The Australian Olympic Committee's (AOC) bombshell call to scrap a proposed $2.7 billion redevelopment of the Gabba spells bad news for cricket in Queensland. That's according to veteran News Corp reporter Robert 'Crash' Craddock, who argues cricket will be the "biggest loser" if the mega-money redevelopment of the Gabba does not go ahead.
AOC president Ian Chesterman backed up the opinion of International Olympic Committee (IOC) vice-president John Coates after suggesting plans should be abandoned to spend $2.7 billion redeveloping the Gabba before the Brisbane Olympic Games in 2032. Chesterman argued there were "more creative solutions" available after Coates had insisted the massive rebuild did not "stack up" financially.
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"The (International Olympic Committee's) new norm process is designed to ensure the Games are both affordable and sustainable, with a strong preference for the use of existing or temporary facilities," Chesterman said. 'We believe there are other, more creative solutions than rebuilding the Gabba for the Games which provide a legacy for our sports and even greater access for fans to an exceptional Olympic and Paralympic Games.
"We will put these ideas to the review committee." IOC vice-president Coates had earlier calls for the Gabba rebuild plans to be scrapped, arguing that the opening and closing ceremonies should be held at Suncorp Stadium, and athletics events held at the Queensland Sport and Athletics Centre.
Those comments came after Brisbane Lord Mayor Adrian Schrinner declared that the Gabba rebuild was "dead, buried and cremated". Opponents have called for the Gabba reconstruction to be axed because of escalating costs after the plan's initial $1 billion price tag blew out to almost three times that estimate.
Queensland Premier Steven Miles said in January that he hoped the independent process could create options that are better value for money but shared the concerns of many around the state about the level of expenses involving a five-year rebuild. The Liberal opposition party in Queensland had never supported a full Gabba knockdown, while the Greens have been calling for the rebuild to be scrapped completely.
Queensland Cricket would have hoped that a rebuild of the Gabba would see it compete against other grounds around the country and help secure some of the sport's biggest fixtures for the state. The MCG and SCG have long been established as traditional hosts of cricket's biggest fixtures in Australia, with the recently redeveloped Adelaide Oval and relatively new 60,000-seat Optus Stadium in Perth seemingly ahead of the Gabba in the pecking order.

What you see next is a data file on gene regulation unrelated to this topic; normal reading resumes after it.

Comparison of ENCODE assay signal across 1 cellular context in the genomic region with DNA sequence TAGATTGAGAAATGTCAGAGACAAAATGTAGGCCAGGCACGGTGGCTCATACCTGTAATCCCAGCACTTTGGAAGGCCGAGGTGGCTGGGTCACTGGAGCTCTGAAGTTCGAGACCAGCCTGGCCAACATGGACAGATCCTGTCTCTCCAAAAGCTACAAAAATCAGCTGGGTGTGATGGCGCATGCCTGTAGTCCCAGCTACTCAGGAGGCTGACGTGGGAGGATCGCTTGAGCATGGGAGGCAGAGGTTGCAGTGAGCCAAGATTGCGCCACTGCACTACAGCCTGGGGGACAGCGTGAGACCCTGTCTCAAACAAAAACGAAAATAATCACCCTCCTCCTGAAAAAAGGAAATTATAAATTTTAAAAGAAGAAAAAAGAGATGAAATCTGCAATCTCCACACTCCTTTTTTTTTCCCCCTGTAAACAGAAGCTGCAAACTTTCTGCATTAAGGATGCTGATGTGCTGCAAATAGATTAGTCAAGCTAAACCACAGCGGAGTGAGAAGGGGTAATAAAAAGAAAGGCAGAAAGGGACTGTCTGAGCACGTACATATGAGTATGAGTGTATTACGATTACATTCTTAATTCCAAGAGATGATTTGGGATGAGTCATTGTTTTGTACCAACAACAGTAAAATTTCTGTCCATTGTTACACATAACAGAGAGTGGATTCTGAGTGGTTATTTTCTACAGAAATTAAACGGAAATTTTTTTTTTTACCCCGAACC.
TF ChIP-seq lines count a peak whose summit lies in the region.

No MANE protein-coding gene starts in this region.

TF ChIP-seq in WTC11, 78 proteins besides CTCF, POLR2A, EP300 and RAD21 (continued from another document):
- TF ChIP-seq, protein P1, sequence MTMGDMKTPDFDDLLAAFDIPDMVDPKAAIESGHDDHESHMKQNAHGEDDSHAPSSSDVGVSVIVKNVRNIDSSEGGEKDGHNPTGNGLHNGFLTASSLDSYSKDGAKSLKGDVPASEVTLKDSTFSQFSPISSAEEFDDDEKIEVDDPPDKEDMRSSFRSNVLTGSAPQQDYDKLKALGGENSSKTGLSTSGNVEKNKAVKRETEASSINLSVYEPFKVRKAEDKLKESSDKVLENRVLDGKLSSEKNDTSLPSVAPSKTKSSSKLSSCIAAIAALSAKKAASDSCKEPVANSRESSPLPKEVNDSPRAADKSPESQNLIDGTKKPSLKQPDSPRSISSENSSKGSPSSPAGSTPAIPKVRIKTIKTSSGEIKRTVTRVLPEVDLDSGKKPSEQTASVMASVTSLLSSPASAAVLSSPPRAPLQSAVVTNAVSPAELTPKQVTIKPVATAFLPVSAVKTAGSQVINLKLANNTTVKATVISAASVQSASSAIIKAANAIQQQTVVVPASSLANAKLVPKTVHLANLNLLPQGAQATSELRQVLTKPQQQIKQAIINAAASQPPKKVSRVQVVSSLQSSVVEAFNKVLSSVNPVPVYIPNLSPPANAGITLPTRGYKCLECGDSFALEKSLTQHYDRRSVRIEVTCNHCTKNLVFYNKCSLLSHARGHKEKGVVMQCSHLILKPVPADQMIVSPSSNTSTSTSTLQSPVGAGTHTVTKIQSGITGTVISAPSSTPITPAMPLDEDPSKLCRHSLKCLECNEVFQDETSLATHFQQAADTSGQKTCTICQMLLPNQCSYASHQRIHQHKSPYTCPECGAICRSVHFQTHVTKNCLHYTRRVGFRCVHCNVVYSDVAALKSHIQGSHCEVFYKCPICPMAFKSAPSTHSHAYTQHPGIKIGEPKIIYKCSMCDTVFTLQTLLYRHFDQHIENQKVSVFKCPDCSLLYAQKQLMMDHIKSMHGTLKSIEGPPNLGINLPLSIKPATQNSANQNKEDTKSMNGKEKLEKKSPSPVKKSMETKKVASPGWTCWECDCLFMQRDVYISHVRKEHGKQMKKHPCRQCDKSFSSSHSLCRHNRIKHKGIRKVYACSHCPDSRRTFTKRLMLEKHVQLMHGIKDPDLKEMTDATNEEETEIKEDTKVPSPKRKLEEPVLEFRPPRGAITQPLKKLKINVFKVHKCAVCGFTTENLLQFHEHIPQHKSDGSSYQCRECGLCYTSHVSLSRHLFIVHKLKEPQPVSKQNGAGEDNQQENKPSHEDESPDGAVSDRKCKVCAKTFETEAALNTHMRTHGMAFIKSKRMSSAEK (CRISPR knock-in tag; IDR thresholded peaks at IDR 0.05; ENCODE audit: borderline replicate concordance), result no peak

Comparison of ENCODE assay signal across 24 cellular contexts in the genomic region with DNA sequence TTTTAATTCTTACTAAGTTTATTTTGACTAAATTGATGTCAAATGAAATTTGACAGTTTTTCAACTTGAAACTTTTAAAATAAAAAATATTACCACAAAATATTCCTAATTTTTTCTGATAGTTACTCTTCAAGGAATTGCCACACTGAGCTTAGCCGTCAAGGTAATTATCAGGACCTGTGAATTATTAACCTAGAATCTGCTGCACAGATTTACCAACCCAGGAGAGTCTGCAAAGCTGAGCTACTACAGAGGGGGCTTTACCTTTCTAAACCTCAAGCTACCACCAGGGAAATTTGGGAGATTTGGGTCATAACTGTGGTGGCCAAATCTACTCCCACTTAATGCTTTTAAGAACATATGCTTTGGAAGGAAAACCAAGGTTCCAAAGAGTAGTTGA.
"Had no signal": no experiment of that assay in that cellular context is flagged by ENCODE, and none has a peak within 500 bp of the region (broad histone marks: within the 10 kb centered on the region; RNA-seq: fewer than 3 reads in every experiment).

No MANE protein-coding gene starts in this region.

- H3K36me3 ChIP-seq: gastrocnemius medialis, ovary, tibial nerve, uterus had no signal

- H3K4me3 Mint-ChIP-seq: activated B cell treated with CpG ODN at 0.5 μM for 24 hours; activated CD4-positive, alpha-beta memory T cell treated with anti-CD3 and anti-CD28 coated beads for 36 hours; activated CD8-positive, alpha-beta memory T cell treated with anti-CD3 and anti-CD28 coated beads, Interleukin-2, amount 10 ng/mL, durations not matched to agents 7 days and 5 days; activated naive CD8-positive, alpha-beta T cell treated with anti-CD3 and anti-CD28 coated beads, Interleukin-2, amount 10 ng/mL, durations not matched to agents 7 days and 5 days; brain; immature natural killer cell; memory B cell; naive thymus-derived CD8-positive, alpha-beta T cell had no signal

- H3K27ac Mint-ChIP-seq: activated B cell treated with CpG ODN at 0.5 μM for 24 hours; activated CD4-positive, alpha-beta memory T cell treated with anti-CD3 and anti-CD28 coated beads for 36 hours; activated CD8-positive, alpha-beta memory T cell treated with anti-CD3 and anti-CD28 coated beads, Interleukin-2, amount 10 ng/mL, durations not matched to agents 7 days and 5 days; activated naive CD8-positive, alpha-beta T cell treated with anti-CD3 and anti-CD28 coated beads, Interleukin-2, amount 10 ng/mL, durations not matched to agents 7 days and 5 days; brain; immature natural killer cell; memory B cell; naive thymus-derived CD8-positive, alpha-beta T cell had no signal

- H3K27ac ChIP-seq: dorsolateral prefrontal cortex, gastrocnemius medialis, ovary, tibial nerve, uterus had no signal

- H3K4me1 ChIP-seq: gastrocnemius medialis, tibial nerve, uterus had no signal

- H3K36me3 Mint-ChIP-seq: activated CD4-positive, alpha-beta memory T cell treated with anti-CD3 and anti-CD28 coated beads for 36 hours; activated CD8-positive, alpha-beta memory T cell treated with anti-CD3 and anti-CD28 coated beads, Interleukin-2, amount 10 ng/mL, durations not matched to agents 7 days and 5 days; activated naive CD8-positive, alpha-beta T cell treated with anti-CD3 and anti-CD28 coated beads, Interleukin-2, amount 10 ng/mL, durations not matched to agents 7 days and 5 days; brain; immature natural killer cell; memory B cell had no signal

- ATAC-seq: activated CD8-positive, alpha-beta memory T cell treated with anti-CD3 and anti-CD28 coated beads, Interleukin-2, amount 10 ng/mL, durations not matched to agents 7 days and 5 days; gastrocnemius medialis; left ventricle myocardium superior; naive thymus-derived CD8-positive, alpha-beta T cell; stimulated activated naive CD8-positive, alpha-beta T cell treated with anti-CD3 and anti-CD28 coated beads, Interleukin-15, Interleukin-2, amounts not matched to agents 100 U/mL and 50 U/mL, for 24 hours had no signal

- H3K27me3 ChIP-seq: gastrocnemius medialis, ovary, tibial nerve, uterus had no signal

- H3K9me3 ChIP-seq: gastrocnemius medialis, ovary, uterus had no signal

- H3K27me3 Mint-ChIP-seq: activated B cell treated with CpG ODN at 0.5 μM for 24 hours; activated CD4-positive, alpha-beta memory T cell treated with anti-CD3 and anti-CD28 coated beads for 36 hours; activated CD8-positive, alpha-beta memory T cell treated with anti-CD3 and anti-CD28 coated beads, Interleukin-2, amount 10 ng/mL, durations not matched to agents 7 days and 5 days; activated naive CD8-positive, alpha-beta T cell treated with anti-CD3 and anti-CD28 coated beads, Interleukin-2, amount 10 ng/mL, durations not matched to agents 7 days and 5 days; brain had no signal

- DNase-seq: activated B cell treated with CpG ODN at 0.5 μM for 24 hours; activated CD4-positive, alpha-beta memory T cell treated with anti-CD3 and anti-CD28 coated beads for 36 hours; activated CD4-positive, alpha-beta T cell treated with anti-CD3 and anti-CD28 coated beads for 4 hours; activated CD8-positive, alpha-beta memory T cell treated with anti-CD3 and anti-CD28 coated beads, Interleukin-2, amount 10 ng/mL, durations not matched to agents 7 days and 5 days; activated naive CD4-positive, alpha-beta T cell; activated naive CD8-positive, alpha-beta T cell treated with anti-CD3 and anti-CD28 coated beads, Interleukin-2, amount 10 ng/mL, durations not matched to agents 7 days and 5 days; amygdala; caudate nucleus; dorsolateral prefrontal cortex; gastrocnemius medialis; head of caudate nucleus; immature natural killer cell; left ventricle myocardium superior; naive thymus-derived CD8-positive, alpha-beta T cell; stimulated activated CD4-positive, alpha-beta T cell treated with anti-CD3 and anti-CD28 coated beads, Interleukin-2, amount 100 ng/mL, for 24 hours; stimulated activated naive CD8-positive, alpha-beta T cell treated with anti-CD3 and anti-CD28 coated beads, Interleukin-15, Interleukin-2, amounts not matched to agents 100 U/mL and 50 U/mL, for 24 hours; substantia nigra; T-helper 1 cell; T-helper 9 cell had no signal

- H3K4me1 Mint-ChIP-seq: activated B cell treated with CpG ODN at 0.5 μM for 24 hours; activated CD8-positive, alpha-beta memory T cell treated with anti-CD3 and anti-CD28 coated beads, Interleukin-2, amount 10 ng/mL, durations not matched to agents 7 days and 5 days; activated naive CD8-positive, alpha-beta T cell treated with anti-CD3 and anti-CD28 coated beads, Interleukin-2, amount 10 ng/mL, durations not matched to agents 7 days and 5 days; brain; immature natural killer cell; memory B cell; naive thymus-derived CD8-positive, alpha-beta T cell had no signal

Gabba blow spells bad news for cricket in QLD
Craddock admits he understands why such an expensive stadium rebuild is an unpopular sell to many Queenslanders. However, the veteran sports reporter says the Gabba was "counting on" the big-money redevelopment promised by the state government and is worried about what it means for cricket in the state.
"It sentences the Gabba to be the fifth best (cricket) venue in Australia for the next 20 years,' Craddock told SENQ Breakfast. "It's a real setback because (the Gabba) were counting on this and now it's gone.
"The redevelopment of the Gabba just became political poison, especially with a (state) election coming up this year. Both sides of politics were terrified given the public is more concerned about (the perception of) youth crime, cost of living and housing. Redeveloping a stadium was very much down the list."
The Brisbane Lions are the other major tenants of the Gabba and the AFL club said last year the massive rebuild had its support, despite meaning a temporary relocation to Brisbane Showgrounds for their home games. "The venue has been our home for the past 30 years and the redevelopment ensures it will be fit for purpose for the next 30 years," Lions chairman Andrew Wellington said last year. "As a club we're likely to hit 60,000 members in 2024, we're the hirer attracting the largest crowds, we've had seven sellouts this year and I have no doubt we will be filling the new Gabba on a regular basis prior to the Olympics and for years to come.
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